52 53 PARTA LABORE MILITIAE dig. XLIX 17 castrense peculium est, quod a parentibus vel cognatis in militia agenti donatum est vel quod ipse filius familias in militia adquisiit, quod, nisi militaret, adquisiturus non fuisset. nam quod erat et sine militia adquisiturus, id peculium eius castrense non est. CORPORE CENSUS dig. IV 2 20 corpus patrimonii. Dirksen manuale.

54 OMNE TENET CUIUS REGIMEN PATER DH. VIII 79 Ρωμαίοις γαρ ούθεν ίδιον εστι κτήμα ζώντων έτι των πατέρων, αλλά και τα χρήματα και τα σώματα των παίδων και τι βούλονται διατιθέναι τοίς πατράσιν αποδέδοται. Sen. ben. VII 4 6 omnia patris sunt, quae in liberorum manu sunt: quis tamen nescit donare aliquid et filium patri? Suet. Tib. 15. Ulp. fr. xIx 18 19. Gaius 11 86. 87 igitur (quod] liberi nostri, quos in potestate habemus, mancipio accipiunt vel ex traditione nanciscuntur, sive quid stipulentur vel ex aliqualibet causa adquirant, id nobis adquiritur : ipse enim, qui in potestate nostra est, nihil suum habere potest; et ideo si heres institutus sit, nisi nostro iussu hereditatem adire non potest; et si iubentibus nobis adierit, hereditatem nobis adquirit proinde atque si nos ipsi heredes instituti essemus ; et convenienter scilicet legatum per eos nobis adquiritur. ib. 89. III 163. Rein Privatr. 488–9.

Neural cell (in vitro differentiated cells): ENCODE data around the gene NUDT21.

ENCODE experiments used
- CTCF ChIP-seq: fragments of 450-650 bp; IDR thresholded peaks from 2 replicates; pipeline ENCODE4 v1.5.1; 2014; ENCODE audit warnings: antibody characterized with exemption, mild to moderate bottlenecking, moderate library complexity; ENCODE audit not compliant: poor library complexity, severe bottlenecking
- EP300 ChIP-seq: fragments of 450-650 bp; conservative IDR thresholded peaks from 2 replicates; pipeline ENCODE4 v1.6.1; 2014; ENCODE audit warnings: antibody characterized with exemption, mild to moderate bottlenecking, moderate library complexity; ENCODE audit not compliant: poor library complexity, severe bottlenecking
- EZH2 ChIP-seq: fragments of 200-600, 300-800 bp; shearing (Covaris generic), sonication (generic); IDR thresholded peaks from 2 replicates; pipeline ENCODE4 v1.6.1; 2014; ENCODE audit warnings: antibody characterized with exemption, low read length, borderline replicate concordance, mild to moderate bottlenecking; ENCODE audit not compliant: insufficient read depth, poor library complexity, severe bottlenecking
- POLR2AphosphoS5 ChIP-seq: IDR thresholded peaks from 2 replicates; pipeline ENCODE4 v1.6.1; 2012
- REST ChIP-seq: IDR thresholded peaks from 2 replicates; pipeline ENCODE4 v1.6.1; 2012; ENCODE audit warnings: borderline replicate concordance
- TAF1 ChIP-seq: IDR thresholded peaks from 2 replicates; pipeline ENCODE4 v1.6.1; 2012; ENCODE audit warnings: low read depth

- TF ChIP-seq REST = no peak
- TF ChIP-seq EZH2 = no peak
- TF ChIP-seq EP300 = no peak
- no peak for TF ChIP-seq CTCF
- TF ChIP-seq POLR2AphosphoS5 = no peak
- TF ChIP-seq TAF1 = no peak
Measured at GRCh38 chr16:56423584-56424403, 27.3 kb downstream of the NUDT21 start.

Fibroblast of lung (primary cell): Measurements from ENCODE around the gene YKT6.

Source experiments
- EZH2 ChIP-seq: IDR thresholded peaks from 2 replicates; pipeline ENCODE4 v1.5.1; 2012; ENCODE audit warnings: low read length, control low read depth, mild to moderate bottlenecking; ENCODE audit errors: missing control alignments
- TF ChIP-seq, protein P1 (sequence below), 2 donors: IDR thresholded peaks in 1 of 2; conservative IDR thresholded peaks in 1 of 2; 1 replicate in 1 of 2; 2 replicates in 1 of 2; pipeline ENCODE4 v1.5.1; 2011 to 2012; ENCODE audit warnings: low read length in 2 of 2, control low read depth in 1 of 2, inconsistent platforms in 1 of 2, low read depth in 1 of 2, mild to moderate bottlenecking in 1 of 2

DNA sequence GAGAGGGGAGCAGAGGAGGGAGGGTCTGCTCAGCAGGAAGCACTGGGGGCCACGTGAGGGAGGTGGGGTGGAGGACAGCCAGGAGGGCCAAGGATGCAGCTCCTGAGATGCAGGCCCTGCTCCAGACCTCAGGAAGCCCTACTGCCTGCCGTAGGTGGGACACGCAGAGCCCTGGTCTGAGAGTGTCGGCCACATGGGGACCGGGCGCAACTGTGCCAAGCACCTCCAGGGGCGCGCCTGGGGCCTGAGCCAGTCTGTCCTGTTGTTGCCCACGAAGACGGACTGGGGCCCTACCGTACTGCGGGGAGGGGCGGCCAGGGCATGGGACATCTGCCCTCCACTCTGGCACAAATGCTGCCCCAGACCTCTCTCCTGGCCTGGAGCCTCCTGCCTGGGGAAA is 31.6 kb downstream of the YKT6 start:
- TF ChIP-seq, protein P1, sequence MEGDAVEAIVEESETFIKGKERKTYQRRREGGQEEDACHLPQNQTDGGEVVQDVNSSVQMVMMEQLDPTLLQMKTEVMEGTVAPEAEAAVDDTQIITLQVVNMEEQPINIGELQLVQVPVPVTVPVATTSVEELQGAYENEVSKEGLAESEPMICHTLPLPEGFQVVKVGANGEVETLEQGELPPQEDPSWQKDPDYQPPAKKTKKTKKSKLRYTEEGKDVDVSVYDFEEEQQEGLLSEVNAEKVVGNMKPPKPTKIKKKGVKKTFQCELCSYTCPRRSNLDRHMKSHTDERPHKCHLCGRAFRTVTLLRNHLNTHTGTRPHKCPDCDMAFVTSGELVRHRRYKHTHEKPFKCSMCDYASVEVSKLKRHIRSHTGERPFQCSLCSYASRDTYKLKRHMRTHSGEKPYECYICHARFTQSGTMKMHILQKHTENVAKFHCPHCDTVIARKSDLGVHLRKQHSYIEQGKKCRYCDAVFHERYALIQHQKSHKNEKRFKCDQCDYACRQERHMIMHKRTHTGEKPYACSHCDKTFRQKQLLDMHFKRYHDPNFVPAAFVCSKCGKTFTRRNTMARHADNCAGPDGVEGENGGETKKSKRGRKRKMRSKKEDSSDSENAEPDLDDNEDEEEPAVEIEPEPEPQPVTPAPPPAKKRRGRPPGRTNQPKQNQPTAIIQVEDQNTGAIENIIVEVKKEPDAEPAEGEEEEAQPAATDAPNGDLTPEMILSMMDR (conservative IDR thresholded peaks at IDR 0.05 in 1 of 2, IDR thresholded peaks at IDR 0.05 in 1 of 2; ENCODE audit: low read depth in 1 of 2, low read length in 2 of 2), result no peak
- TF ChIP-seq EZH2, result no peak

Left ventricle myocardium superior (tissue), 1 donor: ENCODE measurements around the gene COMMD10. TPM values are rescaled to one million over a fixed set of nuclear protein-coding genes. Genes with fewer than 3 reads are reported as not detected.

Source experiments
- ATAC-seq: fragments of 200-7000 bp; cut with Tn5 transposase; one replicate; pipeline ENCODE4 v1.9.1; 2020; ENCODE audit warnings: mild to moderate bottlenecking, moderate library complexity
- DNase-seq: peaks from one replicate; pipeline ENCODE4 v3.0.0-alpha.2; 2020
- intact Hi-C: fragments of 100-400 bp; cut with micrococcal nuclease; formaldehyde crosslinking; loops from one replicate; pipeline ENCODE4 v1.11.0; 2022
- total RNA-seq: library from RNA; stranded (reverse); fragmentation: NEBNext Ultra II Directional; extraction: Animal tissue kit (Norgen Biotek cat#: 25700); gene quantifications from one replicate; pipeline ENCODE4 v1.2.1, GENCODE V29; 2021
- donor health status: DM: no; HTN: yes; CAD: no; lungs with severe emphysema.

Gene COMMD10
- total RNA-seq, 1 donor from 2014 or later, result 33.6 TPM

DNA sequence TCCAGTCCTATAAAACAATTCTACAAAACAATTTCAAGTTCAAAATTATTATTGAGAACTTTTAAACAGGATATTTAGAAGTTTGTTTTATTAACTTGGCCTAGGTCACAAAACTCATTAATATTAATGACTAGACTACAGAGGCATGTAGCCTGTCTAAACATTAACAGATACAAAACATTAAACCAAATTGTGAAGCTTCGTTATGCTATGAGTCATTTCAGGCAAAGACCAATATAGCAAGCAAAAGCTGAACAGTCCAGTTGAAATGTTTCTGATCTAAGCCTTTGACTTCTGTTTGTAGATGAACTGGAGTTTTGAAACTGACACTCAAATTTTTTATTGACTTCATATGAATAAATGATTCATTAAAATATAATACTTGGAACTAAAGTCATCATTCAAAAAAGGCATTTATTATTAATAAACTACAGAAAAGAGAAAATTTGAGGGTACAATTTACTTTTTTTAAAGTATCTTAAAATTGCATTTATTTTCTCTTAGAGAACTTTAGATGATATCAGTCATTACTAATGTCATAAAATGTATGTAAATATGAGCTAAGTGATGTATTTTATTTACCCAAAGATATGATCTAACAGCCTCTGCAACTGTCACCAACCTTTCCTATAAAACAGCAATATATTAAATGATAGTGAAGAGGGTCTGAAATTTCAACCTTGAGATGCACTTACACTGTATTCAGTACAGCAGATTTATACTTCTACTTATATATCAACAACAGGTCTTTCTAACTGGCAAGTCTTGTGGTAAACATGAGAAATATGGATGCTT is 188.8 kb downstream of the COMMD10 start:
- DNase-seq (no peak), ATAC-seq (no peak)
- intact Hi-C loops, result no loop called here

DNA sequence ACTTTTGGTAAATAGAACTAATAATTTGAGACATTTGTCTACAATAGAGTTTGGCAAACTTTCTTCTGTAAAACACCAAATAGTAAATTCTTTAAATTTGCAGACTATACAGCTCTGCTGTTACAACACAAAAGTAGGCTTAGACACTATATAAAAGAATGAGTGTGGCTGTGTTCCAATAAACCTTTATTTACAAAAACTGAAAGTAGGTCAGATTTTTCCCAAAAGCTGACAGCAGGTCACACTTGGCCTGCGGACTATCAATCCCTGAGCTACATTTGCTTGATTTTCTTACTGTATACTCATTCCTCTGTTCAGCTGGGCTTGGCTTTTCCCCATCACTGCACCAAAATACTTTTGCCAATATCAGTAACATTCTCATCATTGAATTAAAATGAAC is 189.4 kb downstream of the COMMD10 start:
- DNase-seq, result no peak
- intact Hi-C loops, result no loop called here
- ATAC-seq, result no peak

54-56 CORANUM CAPTAT PATER from Hor. 8. II 5 55–69 where the father-in-law Nasica is bilked by the son-in-law Coranus 57 captatorque dabit risus Nasica Corano. 55 CASTRORUM AERA MERENTEM Ov. am. 1 9 44 in castris aera merere. Hor. a. p. 345 hic meret aera liber Sosiis. often stipendia merere, or merere alone. See Non. p. 344 MERET militat ... Lucil. lib. XI [9 M]

annos hic terra iam plures miles Hibera | nobiscum meret'. Varro rer. hum. lib. xx 'qui in ordine erat, is a es militare merebat.' Dirk. sen manuale.

56 CAPTAT XII 93 n.

FAVOR (fabor) Ruperti conj. for labor. Claud. Mall. Theod. cons. 262—3 certusque merenti | stat favor.

57 PROVEHIT Plin. ep. x 13=8 dignitati ad quam me provexit indulgentia tua. IX 14 in lucem famamque. cod. Th. in Dirksen manuale. Tac. e. g. h. 11 75 e gregario ad summa militiae provectum. III 44 milites a Vitellio provecti. vita Iuv. (above p. xi 15) provehebantur.

60 PHALERIS ET TORQUIBUS XI 103 n. Flor. I 1=5 § 6 borrowed from the Etrus

6

98 n.